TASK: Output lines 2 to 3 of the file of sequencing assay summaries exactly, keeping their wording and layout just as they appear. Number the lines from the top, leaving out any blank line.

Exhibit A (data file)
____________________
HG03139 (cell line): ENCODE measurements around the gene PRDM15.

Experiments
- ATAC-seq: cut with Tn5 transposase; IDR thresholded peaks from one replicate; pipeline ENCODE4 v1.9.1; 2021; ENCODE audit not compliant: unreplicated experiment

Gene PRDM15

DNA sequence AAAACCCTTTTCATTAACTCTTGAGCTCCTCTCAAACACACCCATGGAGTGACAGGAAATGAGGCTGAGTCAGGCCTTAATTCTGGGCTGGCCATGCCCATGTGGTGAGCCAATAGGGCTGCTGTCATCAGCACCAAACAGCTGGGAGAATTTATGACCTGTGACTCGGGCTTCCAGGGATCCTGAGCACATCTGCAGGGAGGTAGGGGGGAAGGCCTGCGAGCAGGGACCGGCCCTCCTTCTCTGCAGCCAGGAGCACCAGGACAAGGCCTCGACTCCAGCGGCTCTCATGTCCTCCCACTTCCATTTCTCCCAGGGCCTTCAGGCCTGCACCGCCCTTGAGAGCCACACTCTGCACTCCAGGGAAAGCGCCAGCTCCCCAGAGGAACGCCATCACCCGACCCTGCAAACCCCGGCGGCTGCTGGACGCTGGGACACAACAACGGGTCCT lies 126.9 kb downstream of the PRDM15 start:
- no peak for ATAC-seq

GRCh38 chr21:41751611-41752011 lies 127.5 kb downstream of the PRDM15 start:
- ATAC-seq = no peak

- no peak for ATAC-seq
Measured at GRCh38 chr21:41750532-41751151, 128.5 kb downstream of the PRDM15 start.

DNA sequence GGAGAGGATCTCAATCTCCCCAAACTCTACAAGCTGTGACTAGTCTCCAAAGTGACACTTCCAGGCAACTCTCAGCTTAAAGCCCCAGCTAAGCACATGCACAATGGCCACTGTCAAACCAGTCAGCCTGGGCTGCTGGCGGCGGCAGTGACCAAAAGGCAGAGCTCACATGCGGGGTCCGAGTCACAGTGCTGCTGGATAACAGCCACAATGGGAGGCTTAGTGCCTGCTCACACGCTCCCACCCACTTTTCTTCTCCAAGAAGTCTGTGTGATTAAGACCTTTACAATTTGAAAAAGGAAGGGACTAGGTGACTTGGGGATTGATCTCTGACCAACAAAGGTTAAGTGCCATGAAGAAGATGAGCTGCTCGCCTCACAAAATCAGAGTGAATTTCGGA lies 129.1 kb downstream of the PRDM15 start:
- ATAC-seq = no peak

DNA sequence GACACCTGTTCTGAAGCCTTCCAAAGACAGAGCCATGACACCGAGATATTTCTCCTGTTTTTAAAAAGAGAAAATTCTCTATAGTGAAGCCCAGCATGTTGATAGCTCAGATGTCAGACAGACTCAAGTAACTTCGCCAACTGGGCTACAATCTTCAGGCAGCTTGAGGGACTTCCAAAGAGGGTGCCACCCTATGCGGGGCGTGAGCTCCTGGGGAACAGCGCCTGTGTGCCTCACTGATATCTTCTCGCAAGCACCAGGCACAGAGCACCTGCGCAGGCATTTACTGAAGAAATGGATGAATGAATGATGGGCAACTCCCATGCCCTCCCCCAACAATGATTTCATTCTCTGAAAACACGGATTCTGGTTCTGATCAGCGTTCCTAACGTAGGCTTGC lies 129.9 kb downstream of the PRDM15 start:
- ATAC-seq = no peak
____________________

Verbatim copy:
Experiments
- ATAC-seq: cut with Tn5 transposase; IDR thresholded peaks from one replicate; pipeline ENCODE4 v1.9.1; 2021; ENCODE audit not compliant: unreplicated experiment